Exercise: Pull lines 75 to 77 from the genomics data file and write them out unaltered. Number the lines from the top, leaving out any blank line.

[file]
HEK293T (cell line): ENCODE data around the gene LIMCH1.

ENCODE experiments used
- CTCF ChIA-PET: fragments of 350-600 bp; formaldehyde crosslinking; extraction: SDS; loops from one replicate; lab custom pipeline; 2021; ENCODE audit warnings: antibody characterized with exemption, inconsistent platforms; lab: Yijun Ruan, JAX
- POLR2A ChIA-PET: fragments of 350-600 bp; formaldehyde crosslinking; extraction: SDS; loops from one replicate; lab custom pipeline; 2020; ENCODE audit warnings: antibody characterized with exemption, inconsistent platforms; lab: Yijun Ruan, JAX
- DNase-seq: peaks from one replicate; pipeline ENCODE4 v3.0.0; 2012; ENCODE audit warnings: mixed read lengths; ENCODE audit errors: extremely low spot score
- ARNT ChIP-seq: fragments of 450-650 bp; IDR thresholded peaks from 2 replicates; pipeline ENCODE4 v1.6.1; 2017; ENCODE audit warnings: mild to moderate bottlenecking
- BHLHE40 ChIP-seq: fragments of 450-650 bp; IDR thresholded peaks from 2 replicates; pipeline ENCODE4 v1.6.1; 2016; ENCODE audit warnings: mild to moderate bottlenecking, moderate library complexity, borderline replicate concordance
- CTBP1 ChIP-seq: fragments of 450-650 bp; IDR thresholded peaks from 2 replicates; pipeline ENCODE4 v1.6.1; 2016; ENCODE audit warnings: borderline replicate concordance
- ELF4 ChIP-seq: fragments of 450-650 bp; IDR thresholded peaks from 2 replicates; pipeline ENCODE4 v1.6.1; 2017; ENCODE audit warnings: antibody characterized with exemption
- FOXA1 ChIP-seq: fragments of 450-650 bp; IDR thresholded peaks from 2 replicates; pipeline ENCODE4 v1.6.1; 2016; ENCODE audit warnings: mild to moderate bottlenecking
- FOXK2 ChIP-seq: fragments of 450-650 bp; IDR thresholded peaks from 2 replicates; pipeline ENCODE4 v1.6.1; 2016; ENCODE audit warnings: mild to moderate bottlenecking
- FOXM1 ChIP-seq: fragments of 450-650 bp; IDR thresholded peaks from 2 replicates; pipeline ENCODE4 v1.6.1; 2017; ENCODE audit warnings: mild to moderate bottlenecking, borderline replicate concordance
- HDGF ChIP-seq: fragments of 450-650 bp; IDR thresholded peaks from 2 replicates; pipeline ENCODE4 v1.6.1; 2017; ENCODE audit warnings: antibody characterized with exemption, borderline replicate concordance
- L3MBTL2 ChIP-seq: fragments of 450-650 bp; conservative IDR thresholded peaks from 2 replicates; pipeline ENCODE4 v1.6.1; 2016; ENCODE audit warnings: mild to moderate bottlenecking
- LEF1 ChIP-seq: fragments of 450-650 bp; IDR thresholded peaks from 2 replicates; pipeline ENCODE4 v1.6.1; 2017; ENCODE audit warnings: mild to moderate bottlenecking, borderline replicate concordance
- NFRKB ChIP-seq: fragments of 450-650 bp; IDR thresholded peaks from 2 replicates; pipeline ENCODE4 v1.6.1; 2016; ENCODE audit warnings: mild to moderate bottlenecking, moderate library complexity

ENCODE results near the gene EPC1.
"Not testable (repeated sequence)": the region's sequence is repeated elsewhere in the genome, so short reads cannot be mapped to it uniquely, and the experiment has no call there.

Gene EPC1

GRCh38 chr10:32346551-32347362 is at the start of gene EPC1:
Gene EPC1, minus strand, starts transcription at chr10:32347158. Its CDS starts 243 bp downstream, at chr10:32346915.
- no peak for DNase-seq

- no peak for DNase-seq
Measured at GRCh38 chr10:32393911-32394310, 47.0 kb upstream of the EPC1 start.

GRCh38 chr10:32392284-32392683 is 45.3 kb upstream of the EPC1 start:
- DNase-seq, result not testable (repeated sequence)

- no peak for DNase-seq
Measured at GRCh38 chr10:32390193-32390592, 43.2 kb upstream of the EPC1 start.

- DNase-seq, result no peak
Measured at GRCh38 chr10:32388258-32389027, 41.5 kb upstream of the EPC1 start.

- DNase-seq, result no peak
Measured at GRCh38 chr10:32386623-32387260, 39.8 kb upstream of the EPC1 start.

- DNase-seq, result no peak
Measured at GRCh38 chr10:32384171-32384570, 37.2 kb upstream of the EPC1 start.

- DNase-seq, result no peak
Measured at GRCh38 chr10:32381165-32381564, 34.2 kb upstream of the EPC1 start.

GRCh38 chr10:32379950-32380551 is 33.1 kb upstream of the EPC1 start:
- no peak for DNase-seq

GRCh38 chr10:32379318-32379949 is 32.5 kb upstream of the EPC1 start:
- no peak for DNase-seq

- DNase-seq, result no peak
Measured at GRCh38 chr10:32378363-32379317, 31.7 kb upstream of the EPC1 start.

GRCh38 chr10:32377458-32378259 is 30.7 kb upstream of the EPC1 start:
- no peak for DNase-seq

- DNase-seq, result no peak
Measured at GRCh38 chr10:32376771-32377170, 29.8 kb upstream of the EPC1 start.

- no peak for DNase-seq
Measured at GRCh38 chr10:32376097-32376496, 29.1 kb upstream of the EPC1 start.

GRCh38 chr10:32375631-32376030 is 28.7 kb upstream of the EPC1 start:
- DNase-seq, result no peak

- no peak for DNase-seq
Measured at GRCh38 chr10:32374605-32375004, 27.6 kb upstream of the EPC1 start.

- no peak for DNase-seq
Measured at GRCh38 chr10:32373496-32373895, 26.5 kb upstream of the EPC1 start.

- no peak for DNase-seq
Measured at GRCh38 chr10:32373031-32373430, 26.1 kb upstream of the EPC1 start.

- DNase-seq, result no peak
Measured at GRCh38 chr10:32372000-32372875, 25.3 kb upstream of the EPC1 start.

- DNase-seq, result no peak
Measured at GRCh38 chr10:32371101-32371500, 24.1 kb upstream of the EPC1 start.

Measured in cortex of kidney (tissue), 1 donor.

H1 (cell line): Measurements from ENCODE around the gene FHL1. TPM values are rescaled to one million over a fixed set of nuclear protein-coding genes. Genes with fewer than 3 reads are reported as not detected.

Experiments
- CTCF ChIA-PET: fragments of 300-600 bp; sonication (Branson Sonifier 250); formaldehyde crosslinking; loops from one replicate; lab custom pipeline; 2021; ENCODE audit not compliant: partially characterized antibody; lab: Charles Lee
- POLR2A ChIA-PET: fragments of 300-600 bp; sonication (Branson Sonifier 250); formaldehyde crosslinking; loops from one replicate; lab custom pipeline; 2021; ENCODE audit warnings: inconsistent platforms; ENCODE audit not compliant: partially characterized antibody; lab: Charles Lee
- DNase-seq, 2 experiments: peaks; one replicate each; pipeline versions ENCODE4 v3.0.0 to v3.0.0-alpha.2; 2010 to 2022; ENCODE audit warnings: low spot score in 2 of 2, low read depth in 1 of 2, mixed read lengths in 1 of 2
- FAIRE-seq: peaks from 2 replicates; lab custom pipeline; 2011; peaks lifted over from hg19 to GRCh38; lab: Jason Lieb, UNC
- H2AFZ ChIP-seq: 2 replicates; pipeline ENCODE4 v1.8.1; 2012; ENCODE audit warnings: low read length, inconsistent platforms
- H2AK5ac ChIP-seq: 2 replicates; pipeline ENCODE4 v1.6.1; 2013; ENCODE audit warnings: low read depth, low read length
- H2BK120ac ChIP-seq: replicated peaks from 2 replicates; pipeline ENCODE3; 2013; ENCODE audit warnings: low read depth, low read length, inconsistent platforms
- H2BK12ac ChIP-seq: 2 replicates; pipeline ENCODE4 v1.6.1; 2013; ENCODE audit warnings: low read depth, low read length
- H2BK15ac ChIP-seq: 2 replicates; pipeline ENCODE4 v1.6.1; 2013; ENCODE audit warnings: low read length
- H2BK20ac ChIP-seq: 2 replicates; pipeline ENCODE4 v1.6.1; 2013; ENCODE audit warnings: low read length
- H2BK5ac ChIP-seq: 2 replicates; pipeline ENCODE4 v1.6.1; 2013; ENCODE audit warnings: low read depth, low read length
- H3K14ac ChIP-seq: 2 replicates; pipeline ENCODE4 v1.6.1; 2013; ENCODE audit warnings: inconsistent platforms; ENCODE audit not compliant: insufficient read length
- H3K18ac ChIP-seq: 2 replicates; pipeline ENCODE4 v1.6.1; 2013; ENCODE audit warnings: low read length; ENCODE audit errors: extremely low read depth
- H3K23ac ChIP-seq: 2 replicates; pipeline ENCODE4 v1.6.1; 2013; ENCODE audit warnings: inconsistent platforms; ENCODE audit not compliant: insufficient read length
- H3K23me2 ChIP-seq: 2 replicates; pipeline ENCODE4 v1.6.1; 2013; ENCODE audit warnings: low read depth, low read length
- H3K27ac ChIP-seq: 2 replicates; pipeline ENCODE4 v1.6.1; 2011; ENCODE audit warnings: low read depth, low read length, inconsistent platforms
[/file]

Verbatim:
- H3K14ac ChIP-seq: 2 replicates; pipeline ENCODE4 v1.6.1; 2013; ENCODE audit warnings: inconsistent platforms; ENCODE audit not compliant: insufficient read length
- H3K18ac ChIP-seq: 2 replicates; pipeline ENCODE4 v1.6.1; 2013; ENCODE audit warnings: low read length; ENCODE audit errors: extremely low read depth
- H3K23ac ChIP-seq: 2 replicates; pipeline ENCODE4 v1.6.1; 2013; ENCODE audit warnings: inconsistent platforms; ENCODE audit not compliant: insufficient read length